Career Inventories & Opportunities
Identifying Interests
Discovering your career path and deciding on "what you want to be when you grow up" can be a very difficult decision, and for many, a daunting process.  I am including some tools and different links to help match the activities that you are interested in to potential careers. Results of the interest inventories are expressed using the six areas defined by John Holland (Hollands Code):  realistic, investigative, artistic, social, enterprising, and conventional which can be used to help you search for jobs that fit your personal Holland Code.

Interest Inventory Links:

http://www.princetonreview.com/careers.aspx (quick and easy)
http://www.roguecc.edu/counseling/HollandCodes/test.asp
http://www.careerkey.org/
http://www.careerassessment.com/
http://www.testingroom.com/
http://portal.mncis.intocareers.org/ (see Mrs. Turner or Ms. Sjoblad for the district username and password)

Identifying Values, Priorities and Motivators
To help you define the internal values, motivations, and priorities that guides you.  Finding a job that is in sync with your inner drive will likely make you feel more satisfied.

http://www.livecareer.com/quintessential
The CVS measures 10 work values:  Service Orientation, Team Orientation, Influence, Creativity, Prestige, Independence, Excitement, Personal Development, Financial Rewards, and Security.

http://www.dws.state.nm.us/careersolutions/CSS-workimport.html
This is a card sort activity.  You will need to have access to a printer.  Six work values are identified:  Achievement, Independence, Recognition, Relationships, Support, and Working Conditions.

Achievement and Aptitude Testing
For general information about some of the more common vocational aptitude tests, the following sites will be helpful:

http://www.baseops.net/militarybooks/asvab
http://www.act.org/
http://www.collegeboard.com/

Skills Inventories
To help you develop a list of transferable skills you have aquired.  This list becomes extremely useful when you are looking for a job that fits your skills and when you are writing a resume or preparing for an interview.

Links:

http://www.iseek.org/careers/skillsassessment
http://www.onetonline.org/skills/

Personality Assessments
Define your personality and then match it with jobs that will allow you to be yourself.  Also beneficial in helping you recognize what your weaknesses are so that you can learn to compensate for them.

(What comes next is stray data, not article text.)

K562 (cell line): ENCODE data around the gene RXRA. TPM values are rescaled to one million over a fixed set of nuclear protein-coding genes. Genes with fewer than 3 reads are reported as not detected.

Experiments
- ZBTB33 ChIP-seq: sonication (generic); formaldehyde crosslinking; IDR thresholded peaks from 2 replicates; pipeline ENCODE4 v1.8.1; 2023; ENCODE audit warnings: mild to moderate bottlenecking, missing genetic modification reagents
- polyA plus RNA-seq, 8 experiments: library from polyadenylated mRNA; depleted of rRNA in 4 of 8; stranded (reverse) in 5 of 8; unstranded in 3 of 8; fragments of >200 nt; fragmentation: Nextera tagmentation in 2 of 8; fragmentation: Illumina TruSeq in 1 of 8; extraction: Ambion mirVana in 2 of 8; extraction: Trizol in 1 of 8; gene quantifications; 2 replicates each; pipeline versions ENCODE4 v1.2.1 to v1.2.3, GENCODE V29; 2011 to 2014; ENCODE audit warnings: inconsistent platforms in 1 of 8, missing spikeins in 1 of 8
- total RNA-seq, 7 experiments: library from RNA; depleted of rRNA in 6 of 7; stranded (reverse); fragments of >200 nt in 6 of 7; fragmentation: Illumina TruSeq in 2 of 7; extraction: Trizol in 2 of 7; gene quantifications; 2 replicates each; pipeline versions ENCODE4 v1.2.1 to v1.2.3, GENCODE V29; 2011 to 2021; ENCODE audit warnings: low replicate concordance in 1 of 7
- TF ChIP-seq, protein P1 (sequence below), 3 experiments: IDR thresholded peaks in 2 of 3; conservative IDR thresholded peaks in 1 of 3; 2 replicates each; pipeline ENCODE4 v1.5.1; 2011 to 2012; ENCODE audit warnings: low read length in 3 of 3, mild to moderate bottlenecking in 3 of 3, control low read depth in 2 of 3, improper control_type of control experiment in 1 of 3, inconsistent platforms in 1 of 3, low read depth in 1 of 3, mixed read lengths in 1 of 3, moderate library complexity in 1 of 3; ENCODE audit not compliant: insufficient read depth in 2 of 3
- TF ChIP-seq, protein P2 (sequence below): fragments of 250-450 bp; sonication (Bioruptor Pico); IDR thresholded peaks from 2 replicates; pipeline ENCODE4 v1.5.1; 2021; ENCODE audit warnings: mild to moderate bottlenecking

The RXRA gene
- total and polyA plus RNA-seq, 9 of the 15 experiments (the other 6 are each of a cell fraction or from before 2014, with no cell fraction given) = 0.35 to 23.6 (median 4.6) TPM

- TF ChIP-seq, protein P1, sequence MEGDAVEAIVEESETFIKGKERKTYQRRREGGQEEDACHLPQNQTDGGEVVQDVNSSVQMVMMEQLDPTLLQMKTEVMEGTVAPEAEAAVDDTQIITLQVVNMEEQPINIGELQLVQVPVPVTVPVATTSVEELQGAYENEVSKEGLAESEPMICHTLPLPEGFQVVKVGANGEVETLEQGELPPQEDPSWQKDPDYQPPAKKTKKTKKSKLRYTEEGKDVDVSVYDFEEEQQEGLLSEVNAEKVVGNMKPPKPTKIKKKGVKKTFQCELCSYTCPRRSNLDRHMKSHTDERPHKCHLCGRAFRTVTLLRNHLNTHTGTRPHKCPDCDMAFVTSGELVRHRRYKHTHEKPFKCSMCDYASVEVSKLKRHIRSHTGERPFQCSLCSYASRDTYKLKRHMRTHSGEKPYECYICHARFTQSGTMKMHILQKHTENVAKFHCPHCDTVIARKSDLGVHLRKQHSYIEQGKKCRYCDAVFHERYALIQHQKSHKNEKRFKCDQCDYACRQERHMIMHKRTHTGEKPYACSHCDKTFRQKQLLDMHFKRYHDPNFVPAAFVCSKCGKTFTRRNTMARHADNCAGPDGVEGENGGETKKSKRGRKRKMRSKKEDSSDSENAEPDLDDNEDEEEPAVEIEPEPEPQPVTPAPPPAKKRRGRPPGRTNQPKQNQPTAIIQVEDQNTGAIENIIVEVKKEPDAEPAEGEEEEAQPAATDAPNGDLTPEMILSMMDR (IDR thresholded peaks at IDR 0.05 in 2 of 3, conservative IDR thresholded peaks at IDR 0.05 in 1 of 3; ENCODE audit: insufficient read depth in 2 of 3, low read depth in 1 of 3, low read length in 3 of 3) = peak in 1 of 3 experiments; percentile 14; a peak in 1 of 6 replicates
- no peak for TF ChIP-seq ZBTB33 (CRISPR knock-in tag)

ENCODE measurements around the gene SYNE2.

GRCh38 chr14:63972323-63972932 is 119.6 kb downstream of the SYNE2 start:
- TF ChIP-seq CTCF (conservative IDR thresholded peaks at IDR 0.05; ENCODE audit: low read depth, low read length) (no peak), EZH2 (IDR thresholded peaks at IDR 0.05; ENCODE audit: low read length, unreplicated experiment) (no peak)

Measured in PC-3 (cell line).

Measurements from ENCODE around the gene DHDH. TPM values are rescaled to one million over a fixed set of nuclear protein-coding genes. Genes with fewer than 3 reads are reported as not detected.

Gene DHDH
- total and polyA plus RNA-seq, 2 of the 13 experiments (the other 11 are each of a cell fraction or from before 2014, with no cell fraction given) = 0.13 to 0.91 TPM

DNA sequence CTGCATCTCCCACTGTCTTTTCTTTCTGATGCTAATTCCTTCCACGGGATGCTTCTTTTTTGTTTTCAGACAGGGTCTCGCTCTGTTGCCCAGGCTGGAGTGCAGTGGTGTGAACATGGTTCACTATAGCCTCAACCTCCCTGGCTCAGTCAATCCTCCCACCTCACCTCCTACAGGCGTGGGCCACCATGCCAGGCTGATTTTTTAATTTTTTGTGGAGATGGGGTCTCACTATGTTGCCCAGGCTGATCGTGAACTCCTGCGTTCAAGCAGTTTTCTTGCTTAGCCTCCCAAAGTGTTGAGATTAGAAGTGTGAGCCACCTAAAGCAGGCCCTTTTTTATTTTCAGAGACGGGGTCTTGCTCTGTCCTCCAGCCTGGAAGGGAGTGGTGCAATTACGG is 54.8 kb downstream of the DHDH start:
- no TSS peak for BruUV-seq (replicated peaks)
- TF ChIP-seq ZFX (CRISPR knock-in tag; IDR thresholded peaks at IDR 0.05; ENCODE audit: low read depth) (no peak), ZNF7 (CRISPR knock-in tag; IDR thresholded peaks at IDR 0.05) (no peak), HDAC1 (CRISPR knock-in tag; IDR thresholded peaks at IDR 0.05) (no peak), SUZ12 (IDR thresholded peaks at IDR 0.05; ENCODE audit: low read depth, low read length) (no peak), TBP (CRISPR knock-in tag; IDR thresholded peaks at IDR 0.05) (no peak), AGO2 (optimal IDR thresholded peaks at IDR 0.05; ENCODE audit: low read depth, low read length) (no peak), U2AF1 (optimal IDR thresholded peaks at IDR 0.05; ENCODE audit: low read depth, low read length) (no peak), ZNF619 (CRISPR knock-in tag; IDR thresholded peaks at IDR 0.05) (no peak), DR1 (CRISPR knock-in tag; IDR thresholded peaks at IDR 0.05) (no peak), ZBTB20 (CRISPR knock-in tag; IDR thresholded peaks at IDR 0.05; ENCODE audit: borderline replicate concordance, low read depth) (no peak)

http://www.personalitytype.com/quiz.html
The Myers-Briggs is one of the most commonly used personality assessments. Completing the entire MBTI is the best way to learn your four-letter personality type.  This site allows you to identify your type quickly, easlily, and for free.  It's important to note that using this quick online tool is not as reliable and does not come with an insightful interpretation by a professional who is familiar with the test.

http://www.humanmetrics.com/cgi-win/JTypes1.htm
This is a measure similar to the personality assessment with the Myers-Briggs.  Taking both assessments will help you confirm the accuracy of your personality type.

http://www.keirsey.com/
Although this site uses slightly different titles, it provides you with more information on temperament.  The four types are renamed- adventurer (artisan), defender (guardian), counselor (guardian), and scientist (rational).  This site is fun and insightful.

http://www.9types.com/rheti/index.php
This assessment groups people based on nine types and provides you with scores in all nine areas so that you can see how strongly you match each type.  The descriptions of each type are insightful and include both strengths and weaknesses.

Career Opportunities
http://www.monster.com/
http://www.careerbuilder.com/
http://www.careerplanner.com/ (A career planner)
http://www.iseek.org/ (MN gateway to career, education, employment, and business info.)
http://www.diplomaguide.com/ (Planning, career and degree research)
http://www.mncis.intocareers.org/ (See Mrs. Turner or Ms. Sjoblad for log in information)